More detailed descriptions of individual operations of the process by which electrodes may be created, in alternative forms, are described herein below. As a first example, per operation 105 of
In the further provision of a binder per operation 115 of
In the mixing process 120, the activated carbon particles and binder particles may be blended or otherwise mixed together in a variety of proportions. In various implementations, proportions of activated carbon and binder may be as follows: about 80 to about 97 percent by weight of activated carbon, about 3 to about 20 percent by weight of PTFE. Optional conductive carbon could be added in a range of about 0 to about 15 percent by weight. An implementation may contain about 94.5 percent of activated carbon, about 5 percent of PTFE, and about 0.5 percent of conductive carbon. Other ranges are within the scope hereof as well. Note that all percentages are here presented by weight, though other percentages with other bases may be used. Conductive carbon may be preferably held to a low percentage of the mixture because an increased proportion of conductive carbon may tend to lower the breakdown voltage of electrolyte in which an electrode made from the conductive carbon particles is subsequently immersed.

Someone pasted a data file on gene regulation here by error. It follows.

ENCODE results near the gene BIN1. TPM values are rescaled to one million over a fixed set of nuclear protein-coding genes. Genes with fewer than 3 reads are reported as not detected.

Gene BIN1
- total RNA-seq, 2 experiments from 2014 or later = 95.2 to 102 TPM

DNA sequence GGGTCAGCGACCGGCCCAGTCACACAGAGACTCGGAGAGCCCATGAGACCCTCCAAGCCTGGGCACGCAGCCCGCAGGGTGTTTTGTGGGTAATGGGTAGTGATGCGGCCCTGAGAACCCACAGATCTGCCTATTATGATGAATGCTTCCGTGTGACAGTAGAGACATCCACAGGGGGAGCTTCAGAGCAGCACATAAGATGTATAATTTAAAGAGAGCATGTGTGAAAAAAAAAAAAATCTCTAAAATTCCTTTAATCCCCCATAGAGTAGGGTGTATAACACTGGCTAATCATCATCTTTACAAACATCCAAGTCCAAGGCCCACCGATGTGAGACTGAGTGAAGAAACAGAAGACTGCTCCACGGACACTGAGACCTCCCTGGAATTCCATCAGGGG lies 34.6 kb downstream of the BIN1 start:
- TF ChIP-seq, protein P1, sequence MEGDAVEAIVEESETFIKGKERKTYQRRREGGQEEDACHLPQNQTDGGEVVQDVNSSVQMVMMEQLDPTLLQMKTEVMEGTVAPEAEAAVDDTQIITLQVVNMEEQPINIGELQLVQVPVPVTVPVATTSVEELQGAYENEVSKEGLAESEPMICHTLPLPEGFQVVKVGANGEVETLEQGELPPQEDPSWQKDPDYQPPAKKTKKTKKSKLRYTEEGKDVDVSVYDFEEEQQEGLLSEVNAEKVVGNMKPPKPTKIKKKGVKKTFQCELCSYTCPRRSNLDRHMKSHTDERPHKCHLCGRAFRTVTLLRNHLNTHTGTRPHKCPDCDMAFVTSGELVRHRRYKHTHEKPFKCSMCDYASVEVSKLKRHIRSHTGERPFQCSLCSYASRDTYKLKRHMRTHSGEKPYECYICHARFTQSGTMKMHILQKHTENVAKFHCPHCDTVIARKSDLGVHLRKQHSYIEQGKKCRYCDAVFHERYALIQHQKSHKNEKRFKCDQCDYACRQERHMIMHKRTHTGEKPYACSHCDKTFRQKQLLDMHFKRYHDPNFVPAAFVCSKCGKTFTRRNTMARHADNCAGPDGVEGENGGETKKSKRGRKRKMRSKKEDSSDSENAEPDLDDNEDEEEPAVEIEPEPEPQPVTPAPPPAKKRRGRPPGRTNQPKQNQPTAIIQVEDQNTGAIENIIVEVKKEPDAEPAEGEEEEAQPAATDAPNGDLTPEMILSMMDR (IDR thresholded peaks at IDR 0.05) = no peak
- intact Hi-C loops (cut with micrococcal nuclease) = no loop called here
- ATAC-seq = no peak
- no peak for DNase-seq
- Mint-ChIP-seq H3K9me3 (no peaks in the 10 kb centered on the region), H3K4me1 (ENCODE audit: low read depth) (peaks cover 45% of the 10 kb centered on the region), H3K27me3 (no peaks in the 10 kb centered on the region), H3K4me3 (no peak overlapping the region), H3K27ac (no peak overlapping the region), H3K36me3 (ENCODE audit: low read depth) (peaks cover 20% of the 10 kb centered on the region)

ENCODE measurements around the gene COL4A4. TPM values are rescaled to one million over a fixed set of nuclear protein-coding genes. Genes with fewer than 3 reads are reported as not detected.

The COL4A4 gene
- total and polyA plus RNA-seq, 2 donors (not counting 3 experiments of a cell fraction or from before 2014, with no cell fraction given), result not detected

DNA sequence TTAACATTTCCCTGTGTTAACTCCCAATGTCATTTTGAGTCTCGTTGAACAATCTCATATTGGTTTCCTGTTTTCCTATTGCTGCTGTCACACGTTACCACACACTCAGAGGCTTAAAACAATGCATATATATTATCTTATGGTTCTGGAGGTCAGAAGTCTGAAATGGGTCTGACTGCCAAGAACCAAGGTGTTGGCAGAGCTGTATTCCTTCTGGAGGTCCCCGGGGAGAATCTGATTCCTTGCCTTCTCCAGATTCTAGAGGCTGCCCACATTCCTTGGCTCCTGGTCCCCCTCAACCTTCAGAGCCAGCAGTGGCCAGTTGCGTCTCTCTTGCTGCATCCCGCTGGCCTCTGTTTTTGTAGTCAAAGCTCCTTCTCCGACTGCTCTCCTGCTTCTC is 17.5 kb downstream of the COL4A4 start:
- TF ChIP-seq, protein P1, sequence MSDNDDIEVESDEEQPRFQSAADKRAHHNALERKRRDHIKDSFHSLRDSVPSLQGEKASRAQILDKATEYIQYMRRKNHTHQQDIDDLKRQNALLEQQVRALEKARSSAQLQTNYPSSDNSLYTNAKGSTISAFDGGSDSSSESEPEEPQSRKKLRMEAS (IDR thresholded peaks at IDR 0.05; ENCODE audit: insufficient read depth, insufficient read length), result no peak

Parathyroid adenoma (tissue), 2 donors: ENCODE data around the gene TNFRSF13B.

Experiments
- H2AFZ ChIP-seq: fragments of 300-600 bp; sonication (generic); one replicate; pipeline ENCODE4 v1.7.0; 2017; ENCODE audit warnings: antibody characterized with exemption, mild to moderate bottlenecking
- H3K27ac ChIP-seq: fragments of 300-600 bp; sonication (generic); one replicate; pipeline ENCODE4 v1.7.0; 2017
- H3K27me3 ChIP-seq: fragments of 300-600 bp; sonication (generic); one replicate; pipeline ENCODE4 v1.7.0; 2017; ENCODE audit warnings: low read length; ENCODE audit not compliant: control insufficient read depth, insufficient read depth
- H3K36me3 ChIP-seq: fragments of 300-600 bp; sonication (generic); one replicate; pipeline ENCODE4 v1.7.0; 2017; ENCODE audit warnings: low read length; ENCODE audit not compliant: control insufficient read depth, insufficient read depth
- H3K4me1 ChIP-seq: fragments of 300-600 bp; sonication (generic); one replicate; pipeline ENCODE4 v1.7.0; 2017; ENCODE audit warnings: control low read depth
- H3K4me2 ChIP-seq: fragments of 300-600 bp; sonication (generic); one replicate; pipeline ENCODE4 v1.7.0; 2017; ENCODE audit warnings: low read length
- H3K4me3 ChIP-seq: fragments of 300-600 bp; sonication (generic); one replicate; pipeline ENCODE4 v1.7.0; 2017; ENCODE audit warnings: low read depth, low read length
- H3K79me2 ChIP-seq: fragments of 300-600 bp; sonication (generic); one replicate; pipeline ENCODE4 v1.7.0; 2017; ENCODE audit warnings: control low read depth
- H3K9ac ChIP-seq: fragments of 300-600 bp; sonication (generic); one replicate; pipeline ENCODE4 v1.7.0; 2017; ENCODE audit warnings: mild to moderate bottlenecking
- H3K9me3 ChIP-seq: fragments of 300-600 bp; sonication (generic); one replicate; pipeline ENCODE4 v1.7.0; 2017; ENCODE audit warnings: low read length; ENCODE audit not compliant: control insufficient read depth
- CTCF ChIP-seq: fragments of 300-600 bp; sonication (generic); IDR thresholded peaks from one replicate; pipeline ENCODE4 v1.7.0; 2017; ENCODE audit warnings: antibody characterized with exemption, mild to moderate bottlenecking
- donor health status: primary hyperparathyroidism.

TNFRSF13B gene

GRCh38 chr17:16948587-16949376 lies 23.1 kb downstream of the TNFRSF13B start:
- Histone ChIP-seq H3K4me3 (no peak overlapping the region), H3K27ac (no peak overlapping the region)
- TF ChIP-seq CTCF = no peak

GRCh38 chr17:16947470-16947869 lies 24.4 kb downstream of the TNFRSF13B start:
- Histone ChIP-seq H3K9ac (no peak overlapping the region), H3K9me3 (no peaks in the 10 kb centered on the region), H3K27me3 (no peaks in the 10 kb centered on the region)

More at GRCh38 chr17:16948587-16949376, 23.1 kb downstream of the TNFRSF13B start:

In an implementation of the overall electrode manufacturing process 100, the blending operation 120 may be a “dry-blending” operation, i.e., blending of activated carbon, conductive carbon, and/or binder is performed without the addition of any solvents, liquids, processing aids, or the like to the particle mixture. Dry-blending may be carried out, for example, for about 1 to about 10 minutes in a mill, mixer, or blender (such as a V-blender equipped with a high intensity mixing bar, or other alternative equipment as described further below) until a uniform dry mixture is formed. Those skilled in the art will identify, after perusal of this document, that blending time can vary based on batch size, materials, particle size, densities, as well as other properties, and yet remain within the scope hereof.